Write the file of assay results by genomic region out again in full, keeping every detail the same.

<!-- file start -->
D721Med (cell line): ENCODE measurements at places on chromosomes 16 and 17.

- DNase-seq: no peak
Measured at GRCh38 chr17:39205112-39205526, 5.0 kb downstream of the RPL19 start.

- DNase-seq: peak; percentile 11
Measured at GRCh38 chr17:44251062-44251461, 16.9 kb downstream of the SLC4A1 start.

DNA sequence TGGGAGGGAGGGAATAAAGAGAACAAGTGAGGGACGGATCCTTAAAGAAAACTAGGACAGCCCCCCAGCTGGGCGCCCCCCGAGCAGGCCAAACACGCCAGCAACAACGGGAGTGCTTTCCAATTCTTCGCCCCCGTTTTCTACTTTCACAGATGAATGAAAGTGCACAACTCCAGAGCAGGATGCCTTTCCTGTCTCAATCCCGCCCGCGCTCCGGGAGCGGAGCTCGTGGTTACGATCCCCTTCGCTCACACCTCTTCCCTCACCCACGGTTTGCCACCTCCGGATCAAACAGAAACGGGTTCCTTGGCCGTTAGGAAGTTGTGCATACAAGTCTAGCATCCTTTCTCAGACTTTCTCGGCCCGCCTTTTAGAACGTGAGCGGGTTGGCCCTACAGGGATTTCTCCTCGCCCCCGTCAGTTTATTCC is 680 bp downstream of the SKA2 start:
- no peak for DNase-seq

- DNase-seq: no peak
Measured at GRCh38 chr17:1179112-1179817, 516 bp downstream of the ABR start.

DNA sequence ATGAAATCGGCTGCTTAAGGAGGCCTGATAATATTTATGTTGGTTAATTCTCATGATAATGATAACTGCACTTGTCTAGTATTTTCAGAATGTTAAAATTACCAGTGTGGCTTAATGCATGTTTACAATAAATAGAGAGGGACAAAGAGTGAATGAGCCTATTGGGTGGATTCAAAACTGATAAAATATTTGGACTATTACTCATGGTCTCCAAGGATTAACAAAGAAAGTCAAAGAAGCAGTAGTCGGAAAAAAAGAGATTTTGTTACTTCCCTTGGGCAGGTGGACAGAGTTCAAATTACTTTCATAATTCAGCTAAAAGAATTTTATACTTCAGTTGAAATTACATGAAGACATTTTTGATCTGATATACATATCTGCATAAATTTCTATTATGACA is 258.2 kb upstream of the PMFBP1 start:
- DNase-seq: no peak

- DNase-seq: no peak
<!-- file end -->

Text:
D721Med (cell line): ENCODE measurements at places on chromosomes 16 and 17.

- DNase-seq: no peak
Measured at GRCh38 chr17:39205112-39205526, 5.0 kb downstream of the RPL19 start.

- DNase-seq: peak; percentile 11
Measured at GRCh38 chr17:44251062-44251461, 16.9 kb downstream of the SLC4A1 start.

DNA sequence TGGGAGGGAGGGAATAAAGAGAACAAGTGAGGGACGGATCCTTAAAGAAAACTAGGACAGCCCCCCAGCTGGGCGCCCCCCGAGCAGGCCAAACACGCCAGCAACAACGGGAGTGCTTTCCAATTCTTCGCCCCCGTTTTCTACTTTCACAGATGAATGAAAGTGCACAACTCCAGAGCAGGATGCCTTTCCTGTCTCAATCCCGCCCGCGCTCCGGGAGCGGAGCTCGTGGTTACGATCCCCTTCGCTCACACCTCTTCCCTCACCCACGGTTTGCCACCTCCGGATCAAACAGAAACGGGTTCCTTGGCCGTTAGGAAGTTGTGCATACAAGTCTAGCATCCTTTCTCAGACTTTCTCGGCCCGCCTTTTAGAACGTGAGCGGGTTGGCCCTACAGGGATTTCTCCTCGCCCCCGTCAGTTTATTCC is 680 bp downstream of the SKA2 start:
- no peak for DNase-seq

- DNase-seq: no peak
Measured at GRCh38 chr17:1179112-1179817, 516 bp downstream of the ABR start.

DNA sequence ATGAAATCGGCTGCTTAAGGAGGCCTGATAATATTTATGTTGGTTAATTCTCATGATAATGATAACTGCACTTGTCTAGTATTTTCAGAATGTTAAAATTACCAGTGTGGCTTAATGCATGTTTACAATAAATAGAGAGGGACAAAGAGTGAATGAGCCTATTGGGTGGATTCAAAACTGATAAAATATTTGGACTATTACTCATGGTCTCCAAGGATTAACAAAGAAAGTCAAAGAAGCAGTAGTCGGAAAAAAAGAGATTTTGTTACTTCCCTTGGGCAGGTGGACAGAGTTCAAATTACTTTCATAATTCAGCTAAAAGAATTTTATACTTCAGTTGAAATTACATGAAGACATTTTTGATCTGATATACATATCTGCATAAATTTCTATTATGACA is 258.2 kb upstream of the PMFBP1 start:
- DNase-seq: no peak

- DNase-seq: no peak